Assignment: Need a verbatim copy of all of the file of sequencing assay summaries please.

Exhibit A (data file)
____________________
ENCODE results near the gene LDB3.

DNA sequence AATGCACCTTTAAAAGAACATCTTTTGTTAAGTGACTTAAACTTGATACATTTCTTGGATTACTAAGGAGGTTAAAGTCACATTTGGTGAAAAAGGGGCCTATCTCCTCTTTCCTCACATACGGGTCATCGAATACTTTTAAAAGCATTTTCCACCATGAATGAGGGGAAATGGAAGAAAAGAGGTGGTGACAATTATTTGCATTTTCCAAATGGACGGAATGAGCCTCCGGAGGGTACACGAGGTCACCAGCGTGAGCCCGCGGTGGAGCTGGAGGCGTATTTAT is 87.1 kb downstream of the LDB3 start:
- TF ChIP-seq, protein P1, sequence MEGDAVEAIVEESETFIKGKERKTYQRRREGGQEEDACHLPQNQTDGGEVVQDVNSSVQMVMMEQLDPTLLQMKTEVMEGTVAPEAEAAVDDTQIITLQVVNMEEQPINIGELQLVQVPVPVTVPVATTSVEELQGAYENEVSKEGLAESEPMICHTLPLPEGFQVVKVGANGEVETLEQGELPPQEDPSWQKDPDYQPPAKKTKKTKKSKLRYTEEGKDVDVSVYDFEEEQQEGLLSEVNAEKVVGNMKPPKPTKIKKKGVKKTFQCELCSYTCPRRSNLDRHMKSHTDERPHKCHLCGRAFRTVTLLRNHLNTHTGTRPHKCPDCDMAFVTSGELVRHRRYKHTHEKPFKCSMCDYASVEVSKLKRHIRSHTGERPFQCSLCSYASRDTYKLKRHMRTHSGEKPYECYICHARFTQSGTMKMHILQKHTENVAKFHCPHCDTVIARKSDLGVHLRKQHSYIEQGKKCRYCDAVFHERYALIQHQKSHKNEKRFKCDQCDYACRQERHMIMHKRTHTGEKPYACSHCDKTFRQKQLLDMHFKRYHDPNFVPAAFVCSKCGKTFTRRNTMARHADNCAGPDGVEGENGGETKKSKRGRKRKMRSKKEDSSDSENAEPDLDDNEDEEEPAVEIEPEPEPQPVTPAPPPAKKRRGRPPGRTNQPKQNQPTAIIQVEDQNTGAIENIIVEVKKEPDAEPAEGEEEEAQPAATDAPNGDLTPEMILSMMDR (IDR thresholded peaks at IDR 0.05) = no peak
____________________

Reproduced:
ENCODE results near the gene LDB3.

DNA sequence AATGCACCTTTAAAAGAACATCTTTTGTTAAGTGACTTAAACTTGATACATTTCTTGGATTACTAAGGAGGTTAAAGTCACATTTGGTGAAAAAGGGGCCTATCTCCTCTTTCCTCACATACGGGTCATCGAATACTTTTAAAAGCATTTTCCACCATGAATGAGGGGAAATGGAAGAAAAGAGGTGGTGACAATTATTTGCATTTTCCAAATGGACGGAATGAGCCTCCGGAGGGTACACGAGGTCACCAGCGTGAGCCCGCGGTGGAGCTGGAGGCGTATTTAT is 87.1 kb downstream of the LDB3 start:
- TF ChIP-seq, protein P1, sequence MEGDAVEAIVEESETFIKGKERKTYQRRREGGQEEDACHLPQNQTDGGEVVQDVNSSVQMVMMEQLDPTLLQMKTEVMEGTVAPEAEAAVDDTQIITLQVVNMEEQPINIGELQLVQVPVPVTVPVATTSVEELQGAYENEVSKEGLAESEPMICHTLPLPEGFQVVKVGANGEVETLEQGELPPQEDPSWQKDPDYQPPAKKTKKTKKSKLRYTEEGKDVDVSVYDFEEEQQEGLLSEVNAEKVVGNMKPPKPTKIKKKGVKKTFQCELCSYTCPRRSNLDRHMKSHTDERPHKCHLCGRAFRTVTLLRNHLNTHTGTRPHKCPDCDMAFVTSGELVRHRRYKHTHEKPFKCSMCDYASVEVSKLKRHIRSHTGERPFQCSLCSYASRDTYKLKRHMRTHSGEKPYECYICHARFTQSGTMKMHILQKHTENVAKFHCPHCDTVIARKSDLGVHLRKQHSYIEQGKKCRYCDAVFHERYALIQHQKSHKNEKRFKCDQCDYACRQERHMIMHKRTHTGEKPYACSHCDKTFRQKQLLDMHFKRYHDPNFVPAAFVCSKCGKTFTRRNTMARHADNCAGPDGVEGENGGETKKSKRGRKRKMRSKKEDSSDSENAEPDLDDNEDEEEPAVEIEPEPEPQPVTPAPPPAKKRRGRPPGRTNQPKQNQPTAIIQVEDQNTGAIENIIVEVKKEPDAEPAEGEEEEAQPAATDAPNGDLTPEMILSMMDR (IDR thresholded peaks at IDR 0.05) = no peak